This is one of those local intergovernment battles that seems endemic to Pinellas County and puts taxpayers to sleep. The Pinellas County Commission will hold a public hearing tonight on one of those arcane issues that involves the county exercising its legitimate authority and the cities whining about being big-footed. While it's easy to portray the county as the bully, Pinellas officials are on the right side of this turf war and will save taxpayers money in the long run.
The arm wrestling involves Pinellas' authority as a charter county to prevail when the county's ordinances conflict with city ordinances. The issue flared up after county officials discovered Pinellas would have to pay Largo about $205,000 more for building permits for the new public safety complex than the county would have to pay itself if the complex were being built in an unincorporated area. County Administrator Bob LaSala's proposed solution: a new county ordinance that exempts the county from obtaining city construction permits when the county and city regulations differ. That sounds reasonable to everyone except city officials who feel unnecessarily threatened.
Largo officials predictably objected and wondered about a lawsuit, even though the city ceded its permitting authority to the county in other areas. Not to be outdone when it comes to feeling picked on by Pinellas, St. Petersburg Mayor Bill Foster and chief assistant city attorney Mark Winn weighed in with overblown doomsday scenarios. What if the county allowed panhandling and sleeping on the Pinellas Trail, which is banned by the city? What if the county allowed on one of the county buildings in St. Petersburg those big, bad digital billboards, which the city foolishly refused to allow along the interstate even though it meant removing a gazillion traditional billboards on city streets? What if? What if? What if?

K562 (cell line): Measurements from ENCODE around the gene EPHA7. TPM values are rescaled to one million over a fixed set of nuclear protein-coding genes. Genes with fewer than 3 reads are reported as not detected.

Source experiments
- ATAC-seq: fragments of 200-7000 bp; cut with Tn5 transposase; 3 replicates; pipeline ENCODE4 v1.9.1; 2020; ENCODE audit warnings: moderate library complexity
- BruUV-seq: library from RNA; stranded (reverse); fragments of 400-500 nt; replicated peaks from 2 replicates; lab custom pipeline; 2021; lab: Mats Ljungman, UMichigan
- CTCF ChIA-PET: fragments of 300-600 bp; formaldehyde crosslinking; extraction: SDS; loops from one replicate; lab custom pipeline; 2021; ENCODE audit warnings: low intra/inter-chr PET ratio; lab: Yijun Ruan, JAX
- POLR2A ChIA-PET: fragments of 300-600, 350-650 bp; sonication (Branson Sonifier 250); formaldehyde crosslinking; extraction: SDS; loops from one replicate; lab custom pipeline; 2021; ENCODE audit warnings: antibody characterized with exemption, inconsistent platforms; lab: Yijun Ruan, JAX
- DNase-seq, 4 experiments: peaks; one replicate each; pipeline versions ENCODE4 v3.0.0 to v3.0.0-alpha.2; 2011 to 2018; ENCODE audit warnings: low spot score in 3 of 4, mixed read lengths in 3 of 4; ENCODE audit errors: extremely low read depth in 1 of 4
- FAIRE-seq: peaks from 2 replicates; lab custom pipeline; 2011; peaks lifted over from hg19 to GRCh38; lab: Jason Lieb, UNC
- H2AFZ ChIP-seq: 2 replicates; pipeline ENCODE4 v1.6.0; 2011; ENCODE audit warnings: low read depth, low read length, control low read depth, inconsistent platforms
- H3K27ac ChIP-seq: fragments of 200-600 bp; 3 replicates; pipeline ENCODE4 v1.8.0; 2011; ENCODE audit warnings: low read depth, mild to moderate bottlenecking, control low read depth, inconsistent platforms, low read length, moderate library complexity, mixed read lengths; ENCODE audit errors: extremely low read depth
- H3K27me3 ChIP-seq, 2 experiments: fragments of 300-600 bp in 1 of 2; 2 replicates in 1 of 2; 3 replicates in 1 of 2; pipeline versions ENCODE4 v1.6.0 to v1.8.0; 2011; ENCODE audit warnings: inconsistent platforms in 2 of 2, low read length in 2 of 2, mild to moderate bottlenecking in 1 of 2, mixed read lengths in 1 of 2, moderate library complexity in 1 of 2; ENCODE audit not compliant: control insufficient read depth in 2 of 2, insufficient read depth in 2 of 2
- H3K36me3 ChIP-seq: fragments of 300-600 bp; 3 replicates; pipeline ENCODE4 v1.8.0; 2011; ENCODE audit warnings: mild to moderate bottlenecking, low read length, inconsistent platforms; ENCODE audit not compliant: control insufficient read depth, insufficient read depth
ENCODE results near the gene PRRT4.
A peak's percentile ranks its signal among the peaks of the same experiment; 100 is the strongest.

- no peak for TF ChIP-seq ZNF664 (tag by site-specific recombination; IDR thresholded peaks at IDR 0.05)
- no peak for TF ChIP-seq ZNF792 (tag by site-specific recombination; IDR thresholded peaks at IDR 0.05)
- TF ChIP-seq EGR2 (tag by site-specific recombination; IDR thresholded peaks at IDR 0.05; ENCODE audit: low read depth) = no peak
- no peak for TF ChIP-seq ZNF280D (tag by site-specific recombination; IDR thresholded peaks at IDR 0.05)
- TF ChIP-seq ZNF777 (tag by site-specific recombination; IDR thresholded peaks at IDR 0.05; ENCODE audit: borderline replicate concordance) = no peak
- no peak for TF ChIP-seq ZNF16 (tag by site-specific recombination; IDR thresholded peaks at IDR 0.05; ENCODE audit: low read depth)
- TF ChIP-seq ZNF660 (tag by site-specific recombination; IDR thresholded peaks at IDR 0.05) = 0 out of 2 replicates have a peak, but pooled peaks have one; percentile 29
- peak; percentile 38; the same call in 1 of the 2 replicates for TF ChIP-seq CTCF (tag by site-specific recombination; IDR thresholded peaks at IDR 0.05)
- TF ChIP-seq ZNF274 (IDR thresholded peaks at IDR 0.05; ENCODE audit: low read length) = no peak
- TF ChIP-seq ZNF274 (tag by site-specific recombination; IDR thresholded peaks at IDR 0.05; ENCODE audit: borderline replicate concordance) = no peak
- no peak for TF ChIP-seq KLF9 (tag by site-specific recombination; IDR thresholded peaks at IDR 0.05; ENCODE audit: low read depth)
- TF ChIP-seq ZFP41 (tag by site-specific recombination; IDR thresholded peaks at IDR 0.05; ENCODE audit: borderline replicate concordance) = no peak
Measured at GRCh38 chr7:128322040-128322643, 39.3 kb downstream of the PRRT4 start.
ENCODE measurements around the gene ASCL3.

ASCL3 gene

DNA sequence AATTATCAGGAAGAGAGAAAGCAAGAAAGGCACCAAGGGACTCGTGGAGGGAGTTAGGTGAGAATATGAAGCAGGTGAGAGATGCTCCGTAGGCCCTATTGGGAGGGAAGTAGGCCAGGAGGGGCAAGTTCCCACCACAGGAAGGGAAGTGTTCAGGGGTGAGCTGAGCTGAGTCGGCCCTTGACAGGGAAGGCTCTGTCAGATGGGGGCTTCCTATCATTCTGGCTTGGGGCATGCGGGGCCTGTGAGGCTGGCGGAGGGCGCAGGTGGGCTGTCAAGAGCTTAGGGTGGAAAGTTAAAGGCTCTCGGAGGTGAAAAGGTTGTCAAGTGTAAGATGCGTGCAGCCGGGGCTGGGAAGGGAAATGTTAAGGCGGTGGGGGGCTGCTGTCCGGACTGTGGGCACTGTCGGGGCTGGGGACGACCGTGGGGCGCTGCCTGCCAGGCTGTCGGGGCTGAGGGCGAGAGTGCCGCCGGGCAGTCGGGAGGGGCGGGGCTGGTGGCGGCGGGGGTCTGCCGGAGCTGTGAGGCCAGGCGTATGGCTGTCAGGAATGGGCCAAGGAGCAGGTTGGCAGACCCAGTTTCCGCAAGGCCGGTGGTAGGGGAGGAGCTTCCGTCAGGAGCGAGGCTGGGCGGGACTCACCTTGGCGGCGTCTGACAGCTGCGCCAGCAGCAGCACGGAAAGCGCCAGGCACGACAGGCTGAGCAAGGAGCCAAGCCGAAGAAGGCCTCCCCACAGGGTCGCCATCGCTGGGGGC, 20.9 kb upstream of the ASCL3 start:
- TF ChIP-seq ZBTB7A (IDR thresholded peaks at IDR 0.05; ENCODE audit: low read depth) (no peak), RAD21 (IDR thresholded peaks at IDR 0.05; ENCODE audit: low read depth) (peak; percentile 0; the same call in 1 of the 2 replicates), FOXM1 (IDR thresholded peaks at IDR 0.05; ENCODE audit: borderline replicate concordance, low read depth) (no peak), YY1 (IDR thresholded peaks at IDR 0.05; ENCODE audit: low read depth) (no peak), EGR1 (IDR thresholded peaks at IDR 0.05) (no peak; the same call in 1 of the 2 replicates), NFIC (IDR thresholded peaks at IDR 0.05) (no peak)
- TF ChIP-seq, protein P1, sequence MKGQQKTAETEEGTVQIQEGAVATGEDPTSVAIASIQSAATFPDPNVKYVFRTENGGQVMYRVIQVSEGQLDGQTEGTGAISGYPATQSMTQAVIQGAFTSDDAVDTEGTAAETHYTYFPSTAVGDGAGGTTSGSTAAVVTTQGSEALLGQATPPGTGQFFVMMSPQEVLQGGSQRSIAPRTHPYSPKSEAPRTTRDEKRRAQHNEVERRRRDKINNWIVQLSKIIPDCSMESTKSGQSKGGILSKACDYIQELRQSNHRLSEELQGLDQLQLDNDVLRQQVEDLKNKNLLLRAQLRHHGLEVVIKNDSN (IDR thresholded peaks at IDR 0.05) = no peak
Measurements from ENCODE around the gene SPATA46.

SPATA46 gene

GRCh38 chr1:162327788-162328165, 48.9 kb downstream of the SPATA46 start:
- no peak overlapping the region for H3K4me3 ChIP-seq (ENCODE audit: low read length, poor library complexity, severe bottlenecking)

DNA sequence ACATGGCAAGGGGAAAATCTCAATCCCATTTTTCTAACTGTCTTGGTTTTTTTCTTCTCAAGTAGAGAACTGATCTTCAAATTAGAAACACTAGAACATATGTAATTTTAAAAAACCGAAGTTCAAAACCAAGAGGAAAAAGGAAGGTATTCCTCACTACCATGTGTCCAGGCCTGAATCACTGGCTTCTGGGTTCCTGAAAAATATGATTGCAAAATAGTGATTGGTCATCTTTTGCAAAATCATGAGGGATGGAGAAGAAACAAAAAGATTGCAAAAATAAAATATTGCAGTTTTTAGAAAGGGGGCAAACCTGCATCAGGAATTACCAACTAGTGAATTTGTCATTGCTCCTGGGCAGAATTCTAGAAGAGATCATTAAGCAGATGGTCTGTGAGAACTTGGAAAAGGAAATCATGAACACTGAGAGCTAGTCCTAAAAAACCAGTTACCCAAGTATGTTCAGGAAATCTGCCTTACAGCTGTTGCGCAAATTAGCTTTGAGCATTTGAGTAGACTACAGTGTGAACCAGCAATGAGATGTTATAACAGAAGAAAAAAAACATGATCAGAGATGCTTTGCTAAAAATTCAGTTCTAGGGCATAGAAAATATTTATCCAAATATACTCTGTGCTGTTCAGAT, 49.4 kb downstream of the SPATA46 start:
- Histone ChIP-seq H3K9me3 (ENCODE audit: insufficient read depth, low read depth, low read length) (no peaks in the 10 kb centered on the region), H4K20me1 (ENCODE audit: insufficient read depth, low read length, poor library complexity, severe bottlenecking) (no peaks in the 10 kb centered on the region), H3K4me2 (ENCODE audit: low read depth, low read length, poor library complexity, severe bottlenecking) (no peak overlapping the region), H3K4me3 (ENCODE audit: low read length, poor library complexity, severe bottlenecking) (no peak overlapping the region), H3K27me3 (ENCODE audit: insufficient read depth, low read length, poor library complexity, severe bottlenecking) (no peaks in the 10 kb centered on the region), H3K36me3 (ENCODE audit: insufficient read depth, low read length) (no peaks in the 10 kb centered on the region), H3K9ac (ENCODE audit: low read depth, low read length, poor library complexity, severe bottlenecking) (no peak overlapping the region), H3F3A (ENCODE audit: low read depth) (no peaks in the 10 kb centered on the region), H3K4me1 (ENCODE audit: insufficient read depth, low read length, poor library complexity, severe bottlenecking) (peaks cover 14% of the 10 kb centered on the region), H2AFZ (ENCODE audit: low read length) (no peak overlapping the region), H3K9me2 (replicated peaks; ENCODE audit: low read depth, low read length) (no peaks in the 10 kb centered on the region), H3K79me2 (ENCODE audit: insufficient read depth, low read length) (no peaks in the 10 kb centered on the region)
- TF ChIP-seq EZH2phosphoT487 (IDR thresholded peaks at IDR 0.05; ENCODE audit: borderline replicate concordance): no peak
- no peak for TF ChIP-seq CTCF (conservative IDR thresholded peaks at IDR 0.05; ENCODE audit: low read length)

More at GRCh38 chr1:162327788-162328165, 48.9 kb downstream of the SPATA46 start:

Tonight's public hearing could provide a forum for more horror stories of the county exerting control over the defenseless cities. In reality, this is a tempest in a teapot. The county charter gives Pinellas authority over solid waste disposal facilities, regional sewage treatment plants, county-owned parks and buildings and the "development and operation of public health or welfare services or facilities in Pinellas County.'' That just about covers all the big stuff. The proposed county ordinance makes clear it will regulate itself in construction of those properties of countywide importance that happen to be located in cities. Translation: It will handle the permitting itself for the countywide public safety complex being built in Largo and save taxpayers money as well.
To be fair, the county could have handled this better. The proposed change caught the cities by surprise, and the latest version is clearer and more precise than the original. These are the sorts of details that the county considers routine and the cities too often see as conspiracies to erode local control. If these changes cannot go smoothly, it makes the bigger cooperative challenges such as reducing the cost of the countywide EMS system that much tougher. In this case, the cities' fears are misplaced and the county should move forward to streamline a permitting process and save taxpayers money.